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Alzheimer's Disease Health Center

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Alzheimer's Disease and Legal Issues

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People with Alzheimer's may be able to manage their own legal and financial affairs at first. But as the disease gets worse, they’ll need to rely on others to act in their best interests. It’s not an easy change.

Plan for it in advance if you or someone close to you is in the early stages of Alzheimer’s. You can lower your family’s stress and make decisions together for what may come.

Recommended Related to Alzheimer's

Understanding Alzheimer's Disease -- Symptoms

The symptoms of Alzheimer's disease often come on slowly. It might start when someone has trouble recalling things that just happened or putting thoughts into words. But over time, the problems get worse. People in the later stages of the disease usually can’t live alone or care for themselves. There are three main phases of Alzheimer's: mild, moderate, and severe. Each stage has its own set of symptoms.

Read the Understanding Alzheimer's Disease -- Symptoms article > >

Legal Documents

It’s important to have clearly written legal documents that outline your or your loved one's wishes and decisions. These documents can authorize another person to make health care and financial decisions, including plans for long-term care. As much as possible, the person with Alzheimer's should participate in legal planning, as long as he’s mentally able to sign official documents.

An attorney can help you understand the laws that apply in your state and what you need to protect yourself or your loved one. Lawyers who specialize in elder law, which focuses on issues that typically affect older adults, can help with some of the specific issues you might face.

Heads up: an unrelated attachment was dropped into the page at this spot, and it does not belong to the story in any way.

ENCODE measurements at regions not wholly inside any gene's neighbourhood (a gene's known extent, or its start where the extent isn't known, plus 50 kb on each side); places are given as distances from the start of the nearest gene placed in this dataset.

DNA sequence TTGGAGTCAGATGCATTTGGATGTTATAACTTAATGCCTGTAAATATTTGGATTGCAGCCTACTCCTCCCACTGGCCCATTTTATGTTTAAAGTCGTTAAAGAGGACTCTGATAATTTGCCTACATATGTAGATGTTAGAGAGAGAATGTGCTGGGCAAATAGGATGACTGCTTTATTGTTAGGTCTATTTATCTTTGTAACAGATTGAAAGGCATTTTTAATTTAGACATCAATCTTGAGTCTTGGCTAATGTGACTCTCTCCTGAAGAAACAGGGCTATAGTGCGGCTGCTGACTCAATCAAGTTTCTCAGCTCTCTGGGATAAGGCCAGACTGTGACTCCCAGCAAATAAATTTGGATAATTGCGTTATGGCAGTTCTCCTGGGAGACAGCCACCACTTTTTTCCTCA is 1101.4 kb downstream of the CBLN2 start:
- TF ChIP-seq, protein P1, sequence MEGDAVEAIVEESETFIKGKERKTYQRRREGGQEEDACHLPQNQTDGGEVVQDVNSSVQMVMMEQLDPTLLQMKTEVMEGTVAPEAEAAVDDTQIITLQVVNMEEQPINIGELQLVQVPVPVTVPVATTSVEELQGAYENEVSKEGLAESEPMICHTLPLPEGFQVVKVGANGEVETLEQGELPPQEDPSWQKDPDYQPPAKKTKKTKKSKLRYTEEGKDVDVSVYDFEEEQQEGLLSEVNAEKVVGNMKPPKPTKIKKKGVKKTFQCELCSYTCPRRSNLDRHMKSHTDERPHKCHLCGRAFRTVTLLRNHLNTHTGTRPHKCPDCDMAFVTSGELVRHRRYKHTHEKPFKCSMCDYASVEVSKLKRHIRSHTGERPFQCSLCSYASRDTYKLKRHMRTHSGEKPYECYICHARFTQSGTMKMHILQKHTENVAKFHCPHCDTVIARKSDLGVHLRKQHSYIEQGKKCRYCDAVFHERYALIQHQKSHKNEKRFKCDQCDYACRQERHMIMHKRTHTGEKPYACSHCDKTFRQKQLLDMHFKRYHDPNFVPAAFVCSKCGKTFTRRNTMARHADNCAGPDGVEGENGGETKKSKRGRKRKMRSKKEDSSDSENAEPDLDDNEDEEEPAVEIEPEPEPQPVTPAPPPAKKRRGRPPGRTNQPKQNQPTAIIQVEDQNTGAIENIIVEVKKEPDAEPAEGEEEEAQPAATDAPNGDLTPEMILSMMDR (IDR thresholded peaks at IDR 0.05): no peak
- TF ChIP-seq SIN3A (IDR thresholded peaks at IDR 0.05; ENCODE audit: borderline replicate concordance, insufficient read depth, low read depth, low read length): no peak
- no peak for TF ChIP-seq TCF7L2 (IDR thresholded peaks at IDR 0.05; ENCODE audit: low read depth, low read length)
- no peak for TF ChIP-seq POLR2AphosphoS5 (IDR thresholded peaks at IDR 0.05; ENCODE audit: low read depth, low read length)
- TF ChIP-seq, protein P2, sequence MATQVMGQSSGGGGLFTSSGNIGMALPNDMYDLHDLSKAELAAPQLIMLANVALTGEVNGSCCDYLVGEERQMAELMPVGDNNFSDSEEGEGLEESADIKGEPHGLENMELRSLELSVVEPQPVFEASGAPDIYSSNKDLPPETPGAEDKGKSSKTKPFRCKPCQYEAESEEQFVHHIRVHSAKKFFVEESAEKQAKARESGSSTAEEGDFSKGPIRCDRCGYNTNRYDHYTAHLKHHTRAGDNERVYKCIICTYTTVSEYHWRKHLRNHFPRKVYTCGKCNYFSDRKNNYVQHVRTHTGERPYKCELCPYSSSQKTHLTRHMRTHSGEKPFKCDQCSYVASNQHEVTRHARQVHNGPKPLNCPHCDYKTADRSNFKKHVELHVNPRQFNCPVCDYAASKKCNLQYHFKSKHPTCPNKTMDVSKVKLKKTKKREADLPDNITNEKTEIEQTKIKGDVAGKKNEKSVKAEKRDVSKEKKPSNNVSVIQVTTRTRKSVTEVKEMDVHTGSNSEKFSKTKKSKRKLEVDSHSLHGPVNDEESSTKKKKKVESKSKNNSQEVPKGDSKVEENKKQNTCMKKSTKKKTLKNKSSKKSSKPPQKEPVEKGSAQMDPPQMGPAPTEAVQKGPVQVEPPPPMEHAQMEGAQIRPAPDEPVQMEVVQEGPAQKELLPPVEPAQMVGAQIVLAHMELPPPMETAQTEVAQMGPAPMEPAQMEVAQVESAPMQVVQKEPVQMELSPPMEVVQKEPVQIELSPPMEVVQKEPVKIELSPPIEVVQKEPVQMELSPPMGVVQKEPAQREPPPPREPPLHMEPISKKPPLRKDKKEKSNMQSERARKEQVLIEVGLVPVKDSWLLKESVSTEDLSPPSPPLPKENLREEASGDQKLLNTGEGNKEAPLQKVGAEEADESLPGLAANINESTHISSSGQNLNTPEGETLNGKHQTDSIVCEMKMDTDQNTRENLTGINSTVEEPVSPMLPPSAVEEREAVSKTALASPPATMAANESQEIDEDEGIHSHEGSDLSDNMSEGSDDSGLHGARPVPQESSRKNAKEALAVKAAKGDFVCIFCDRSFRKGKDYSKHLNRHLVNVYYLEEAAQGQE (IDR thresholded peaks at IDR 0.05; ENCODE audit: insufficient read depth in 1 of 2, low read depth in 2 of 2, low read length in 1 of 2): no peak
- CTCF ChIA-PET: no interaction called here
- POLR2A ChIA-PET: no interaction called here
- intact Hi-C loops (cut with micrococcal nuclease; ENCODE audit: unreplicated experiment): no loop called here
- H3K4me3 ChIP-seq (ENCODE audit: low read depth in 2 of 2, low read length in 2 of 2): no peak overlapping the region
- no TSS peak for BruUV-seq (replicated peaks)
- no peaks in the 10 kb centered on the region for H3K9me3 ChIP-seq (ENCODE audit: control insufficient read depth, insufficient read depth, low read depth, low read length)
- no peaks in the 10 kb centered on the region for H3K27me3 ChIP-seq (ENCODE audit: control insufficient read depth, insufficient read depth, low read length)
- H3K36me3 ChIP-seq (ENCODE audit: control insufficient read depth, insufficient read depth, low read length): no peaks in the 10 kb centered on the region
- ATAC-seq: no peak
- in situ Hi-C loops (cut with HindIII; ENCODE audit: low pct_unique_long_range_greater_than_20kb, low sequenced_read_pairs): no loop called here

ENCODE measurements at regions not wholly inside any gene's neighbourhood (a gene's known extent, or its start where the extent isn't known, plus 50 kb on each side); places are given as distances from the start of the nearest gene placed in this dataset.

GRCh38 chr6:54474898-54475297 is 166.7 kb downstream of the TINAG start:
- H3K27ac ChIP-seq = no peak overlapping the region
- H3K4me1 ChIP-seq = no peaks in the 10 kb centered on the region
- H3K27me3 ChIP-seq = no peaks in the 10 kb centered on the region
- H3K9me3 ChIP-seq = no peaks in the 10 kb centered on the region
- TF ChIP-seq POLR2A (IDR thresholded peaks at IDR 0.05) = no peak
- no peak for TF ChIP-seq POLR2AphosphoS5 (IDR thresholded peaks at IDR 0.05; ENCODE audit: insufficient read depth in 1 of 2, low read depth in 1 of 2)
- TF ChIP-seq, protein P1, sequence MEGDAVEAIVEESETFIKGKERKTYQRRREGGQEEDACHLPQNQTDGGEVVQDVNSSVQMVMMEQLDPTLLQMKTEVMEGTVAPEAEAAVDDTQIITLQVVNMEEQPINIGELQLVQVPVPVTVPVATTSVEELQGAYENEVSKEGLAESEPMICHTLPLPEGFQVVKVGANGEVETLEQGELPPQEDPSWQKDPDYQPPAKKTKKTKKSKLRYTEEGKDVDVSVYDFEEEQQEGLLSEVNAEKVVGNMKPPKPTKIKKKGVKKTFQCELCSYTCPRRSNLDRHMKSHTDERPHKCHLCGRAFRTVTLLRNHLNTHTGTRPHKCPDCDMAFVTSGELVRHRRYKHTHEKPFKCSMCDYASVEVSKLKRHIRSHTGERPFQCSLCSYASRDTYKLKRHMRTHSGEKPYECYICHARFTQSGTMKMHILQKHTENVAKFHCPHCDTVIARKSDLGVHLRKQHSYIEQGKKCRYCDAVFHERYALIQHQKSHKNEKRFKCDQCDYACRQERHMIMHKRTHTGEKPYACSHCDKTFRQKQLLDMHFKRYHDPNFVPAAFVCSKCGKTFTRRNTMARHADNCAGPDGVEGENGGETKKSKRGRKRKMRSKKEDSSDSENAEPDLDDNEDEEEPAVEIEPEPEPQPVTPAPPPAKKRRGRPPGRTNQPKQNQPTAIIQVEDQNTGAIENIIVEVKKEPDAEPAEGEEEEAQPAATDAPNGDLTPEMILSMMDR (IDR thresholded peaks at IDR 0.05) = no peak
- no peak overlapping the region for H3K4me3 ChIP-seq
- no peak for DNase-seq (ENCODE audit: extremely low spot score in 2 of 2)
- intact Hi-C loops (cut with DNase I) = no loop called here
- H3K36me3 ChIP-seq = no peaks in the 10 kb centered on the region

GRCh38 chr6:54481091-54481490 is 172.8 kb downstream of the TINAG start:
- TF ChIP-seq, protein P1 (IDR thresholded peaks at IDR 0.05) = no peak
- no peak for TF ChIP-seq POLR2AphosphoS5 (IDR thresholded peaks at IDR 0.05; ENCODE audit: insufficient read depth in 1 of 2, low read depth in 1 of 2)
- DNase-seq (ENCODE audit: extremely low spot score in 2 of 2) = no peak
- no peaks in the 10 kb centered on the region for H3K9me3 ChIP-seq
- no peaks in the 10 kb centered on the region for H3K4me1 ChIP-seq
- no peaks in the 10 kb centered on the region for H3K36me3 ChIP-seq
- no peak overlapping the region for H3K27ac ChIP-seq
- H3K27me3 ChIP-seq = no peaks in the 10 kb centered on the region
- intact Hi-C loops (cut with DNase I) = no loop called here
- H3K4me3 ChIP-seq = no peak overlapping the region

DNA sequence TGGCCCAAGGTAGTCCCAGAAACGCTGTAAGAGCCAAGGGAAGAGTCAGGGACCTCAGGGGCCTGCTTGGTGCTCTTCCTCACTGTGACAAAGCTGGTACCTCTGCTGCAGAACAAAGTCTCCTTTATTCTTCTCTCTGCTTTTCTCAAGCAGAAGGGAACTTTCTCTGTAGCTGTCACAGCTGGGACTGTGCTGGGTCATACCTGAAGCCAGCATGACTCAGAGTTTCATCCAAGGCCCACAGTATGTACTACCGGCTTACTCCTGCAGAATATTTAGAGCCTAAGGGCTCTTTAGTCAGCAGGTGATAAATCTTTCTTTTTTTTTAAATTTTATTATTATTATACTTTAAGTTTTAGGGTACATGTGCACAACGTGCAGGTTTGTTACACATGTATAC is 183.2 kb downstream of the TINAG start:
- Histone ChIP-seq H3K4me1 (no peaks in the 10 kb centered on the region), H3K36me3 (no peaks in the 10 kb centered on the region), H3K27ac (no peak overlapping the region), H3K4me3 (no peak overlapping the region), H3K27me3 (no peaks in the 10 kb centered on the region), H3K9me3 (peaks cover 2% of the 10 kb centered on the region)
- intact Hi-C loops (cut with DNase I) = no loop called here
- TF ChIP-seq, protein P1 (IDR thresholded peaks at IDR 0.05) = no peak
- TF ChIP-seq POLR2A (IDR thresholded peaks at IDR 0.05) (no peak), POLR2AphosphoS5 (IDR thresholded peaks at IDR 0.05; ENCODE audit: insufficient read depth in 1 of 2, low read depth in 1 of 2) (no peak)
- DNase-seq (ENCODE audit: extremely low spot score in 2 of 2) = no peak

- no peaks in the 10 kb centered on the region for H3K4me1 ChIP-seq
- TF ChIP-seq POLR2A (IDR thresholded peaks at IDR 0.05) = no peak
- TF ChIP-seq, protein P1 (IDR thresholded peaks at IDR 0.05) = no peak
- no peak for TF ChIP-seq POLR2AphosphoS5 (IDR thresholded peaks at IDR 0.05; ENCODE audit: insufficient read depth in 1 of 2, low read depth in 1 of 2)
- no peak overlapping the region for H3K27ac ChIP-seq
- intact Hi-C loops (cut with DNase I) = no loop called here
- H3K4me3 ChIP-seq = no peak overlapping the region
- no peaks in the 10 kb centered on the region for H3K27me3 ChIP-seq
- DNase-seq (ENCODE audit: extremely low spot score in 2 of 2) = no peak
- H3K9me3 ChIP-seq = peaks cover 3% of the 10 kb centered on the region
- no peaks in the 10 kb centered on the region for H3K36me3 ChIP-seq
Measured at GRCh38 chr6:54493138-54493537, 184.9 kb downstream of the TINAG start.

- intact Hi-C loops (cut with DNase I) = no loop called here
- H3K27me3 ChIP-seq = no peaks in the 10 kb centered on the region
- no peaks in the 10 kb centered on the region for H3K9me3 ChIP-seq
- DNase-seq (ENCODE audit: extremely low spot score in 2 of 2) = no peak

Ask about these  documents as you plan for the future:

  • Power of attorney. This gives a person with Alzheimer's disease, called the principal, a chance to choose someone to make legal decisions for him when he’s no longer able to do so.
  • Power of attorney for health care. The person with the disease chooses someone to make all decisions about his health care, including choices on health care providers, medical treatment, and end-of-life decisions.
  • Living will. This allows someone to decide which, if any, life support treatments he wants if he goes into a coma or becomes terminally ill.
  • Living trusts. These let a person, called the grantor or trustor, create a trust and name himself or someone else as trustee (usually a person or a bank). The trustee will carefully invest and manage his assets once he’s no longer able to do so.
  • A will. This document names the person who will manage his estate, called an executor, and the people, called beneficiaries, who will receive the estate when he dies.
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